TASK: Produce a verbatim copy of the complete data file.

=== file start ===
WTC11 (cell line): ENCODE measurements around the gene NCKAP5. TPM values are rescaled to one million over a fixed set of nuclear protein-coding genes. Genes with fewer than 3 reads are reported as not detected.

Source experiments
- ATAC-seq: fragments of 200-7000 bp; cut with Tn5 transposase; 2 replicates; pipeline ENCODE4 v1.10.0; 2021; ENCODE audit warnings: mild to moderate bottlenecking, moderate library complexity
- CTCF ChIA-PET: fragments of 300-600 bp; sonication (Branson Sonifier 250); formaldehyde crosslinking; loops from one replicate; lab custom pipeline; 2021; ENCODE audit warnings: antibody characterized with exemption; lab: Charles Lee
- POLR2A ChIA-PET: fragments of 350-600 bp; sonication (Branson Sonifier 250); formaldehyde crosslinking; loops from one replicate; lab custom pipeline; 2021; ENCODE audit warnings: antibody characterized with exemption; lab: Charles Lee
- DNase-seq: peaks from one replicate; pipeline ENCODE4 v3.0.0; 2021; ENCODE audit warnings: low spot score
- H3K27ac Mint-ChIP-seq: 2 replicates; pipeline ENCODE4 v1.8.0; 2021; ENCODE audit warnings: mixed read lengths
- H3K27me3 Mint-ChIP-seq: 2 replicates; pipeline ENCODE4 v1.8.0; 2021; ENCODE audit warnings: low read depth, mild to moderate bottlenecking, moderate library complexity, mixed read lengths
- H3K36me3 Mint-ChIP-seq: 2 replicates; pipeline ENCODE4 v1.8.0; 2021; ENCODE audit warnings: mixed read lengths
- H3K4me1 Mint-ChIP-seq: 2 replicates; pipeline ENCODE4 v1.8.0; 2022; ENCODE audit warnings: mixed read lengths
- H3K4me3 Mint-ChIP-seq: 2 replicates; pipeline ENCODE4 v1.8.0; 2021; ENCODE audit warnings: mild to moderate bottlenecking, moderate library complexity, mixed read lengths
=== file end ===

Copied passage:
WTC11 (cell line): ENCODE measurements around the gene NCKAP5. TPM values are rescaled to one million over a fixed set of nuclear protein-coding genes. Genes with fewer than 3 reads are reported as not detected.

Source experiments
- ATAC-seq: fragments of 200-7000 bp; cut with Tn5 transposase; 2 replicates; pipeline ENCODE4 v1.10.0; 2021; ENCODE audit warnings: mild to moderate bottlenecking, moderate library complexity
- CTCF ChIA-PET: fragments of 300-600 bp; sonication (Branson Sonifier 250); formaldehyde crosslinking; loops from one replicate; lab custom pipeline; 2021; ENCODE audit warnings: antibody characterized with exemption; lab: Charles Lee
- POLR2A ChIA-PET: fragments of 350-600 bp; sonication (Branson Sonifier 250); formaldehyde crosslinking; loops from one replicate; lab custom pipeline; 2021; ENCODE audit warnings: antibody characterized with exemption; lab: Charles Lee
- DNase-seq: peaks from one replicate; pipeline ENCODE4 v3.0.0; 2021; ENCODE audit warnings: low spot score
- H3K27ac Mint-ChIP-seq: 2 replicates; pipeline ENCODE4 v1.8.0; 2021; ENCODE audit warnings: mixed read lengths
- H3K27me3 Mint-ChIP-seq: 2 replicates; pipeline ENCODE4 v1.8.0; 2021; ENCODE audit warnings: low read depth, mild to moderate bottlenecking, moderate library complexity, mixed read lengths
- H3K36me3 Mint-ChIP-seq: 2 replicates; pipeline ENCODE4 v1.8.0; 2021; ENCODE audit warnings: mixed read lengths
- H3K4me1 Mint-ChIP-seq: 2 replicates; pipeline ENCODE4 v1.8.0; 2022; ENCODE audit warnings: mixed read lengths
- H3K4me3 Mint-ChIP-seq: 2 replicates; pipeline ENCODE4 v1.8.0; 2021; ENCODE audit warnings: mild to moderate bottlenecking, moderate library complexity, mixed read lengths